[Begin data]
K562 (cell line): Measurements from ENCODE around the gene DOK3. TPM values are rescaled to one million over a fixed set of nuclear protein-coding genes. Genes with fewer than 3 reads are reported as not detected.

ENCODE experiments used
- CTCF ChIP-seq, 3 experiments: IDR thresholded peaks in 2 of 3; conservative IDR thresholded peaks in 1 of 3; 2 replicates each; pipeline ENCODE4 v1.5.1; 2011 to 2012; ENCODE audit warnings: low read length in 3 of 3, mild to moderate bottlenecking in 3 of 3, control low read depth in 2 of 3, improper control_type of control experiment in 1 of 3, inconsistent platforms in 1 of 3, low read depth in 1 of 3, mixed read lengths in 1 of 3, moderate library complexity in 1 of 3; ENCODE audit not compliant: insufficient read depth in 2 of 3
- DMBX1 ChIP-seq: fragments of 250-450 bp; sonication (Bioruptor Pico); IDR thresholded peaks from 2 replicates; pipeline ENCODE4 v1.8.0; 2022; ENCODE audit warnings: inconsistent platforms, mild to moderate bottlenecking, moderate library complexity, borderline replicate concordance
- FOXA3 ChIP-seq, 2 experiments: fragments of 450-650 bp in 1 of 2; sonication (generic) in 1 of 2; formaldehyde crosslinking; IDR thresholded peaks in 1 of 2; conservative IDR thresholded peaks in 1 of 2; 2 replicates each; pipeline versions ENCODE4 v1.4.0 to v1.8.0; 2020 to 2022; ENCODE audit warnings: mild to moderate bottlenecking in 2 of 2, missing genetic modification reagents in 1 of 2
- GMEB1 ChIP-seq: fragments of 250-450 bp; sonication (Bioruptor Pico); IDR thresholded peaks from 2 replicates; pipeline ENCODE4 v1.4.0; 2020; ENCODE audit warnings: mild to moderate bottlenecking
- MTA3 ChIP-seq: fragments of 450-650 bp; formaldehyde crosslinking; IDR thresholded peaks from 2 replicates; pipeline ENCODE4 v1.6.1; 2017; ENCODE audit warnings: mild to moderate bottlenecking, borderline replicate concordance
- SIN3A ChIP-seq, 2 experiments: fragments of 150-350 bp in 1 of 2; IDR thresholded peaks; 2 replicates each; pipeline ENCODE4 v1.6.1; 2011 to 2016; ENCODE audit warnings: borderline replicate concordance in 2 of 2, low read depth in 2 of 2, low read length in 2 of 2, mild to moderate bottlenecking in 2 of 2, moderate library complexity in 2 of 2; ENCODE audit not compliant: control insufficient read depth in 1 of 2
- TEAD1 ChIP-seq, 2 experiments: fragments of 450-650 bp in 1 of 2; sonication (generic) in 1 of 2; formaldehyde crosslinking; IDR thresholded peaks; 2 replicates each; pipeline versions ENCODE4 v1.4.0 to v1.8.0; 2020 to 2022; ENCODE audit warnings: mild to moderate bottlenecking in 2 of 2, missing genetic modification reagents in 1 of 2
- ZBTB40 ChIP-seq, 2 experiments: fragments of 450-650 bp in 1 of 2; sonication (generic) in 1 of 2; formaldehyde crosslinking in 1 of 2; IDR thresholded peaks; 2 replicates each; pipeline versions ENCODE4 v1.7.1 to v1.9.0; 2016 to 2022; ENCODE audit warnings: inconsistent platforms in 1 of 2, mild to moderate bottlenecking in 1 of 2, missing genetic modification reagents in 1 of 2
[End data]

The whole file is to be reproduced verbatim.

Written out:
K562 (cell line): Measurements from ENCODE around the gene DOK3. TPM values are rescaled to one million over a fixed set of nuclear protein-coding genes. Genes with fewer than 3 reads are reported as not detected.

ENCODE experiments used
- CTCF ChIP-seq, 3 experiments: IDR thresholded peaks in 2 of 3; conservative IDR thresholded peaks in 1 of 3; 2 replicates each; pipeline ENCODE4 v1.5.1; 2011 to 2012; ENCODE audit warnings: low read length in 3 of 3, mild to moderate bottlenecking in 3 of 3, control low read depth in 2 of 3, improper control_type of control experiment in 1 of 3, inconsistent platforms in 1 of 3, low read depth in 1 of 3, mixed read lengths in 1 of 3, moderate library complexity in 1 of 3; ENCODE audit not compliant: insufficient read depth in 2 of 3
- DMBX1 ChIP-seq: fragments of 250-450 bp; sonication (Bioruptor Pico); IDR thresholded peaks from 2 replicates; pipeline ENCODE4 v1.8.0; 2022; ENCODE audit warnings: inconsistent platforms, mild to moderate bottlenecking, moderate library complexity, borderline replicate concordance
- FOXA3 ChIP-seq, 2 experiments: fragments of 450-650 bp in 1 of 2; sonication (generic) in 1 of 2; formaldehyde crosslinking; IDR thresholded peaks in 1 of 2; conservative IDR thresholded peaks in 1 of 2; 2 replicates each; pipeline versions ENCODE4 v1.4.0 to v1.8.0; 2020 to 2022; ENCODE audit warnings: mild to moderate bottlenecking in 2 of 2, missing genetic modification reagents in 1 of 2
- GMEB1 ChIP-seq: fragments of 250-450 bp; sonication (Bioruptor Pico); IDR thresholded peaks from 2 replicates; pipeline ENCODE4 v1.4.0; 2020; ENCODE audit warnings: mild to moderate bottlenecking
- MTA3 ChIP-seq: fragments of 450-650 bp; formaldehyde crosslinking; IDR thresholded peaks from 2 replicates; pipeline ENCODE4 v1.6.1; 2017; ENCODE audit warnings: mild to moderate bottlenecking, borderline replicate concordance
- SIN3A ChIP-seq, 2 experiments: fragments of 150-350 bp in 1 of 2; IDR thresholded peaks; 2 replicates each; pipeline ENCODE4 v1.6.1; 2011 to 2016; ENCODE audit warnings: borderline replicate concordance in 2 of 2, low read depth in 2 of 2, low read length in 2 of 2, mild to moderate bottlenecking in 2 of 2, moderate library complexity in 2 of 2; ENCODE audit not compliant: control insufficient read depth in 1 of 2
- TEAD1 ChIP-seq, 2 experiments: fragments of 450-650 bp in 1 of 2; sonication (generic) in 1 of 2; formaldehyde crosslinking; IDR thresholded peaks; 2 replicates each; pipeline versions ENCODE4 v1.4.0 to v1.8.0; 2020 to 2022; ENCODE audit warnings: mild to moderate bottlenecking in 2 of 2, missing genetic modification reagents in 1 of 2
- ZBTB40 ChIP-seq, 2 experiments: fragments of 450-650 bp in 1 of 2; sonication (generic) in 1 of 2; formaldehyde crosslinking in 1 of 2; IDR thresholded peaks; 2 replicates each; pipeline versions ENCODE4 v1.7.1 to v1.9.0; 2016 to 2022; ENCODE audit warnings: inconsistent platforms in 1 of 2, mild to moderate bottlenecking in 1 of 2, missing genetic modification reagents in 1 of 2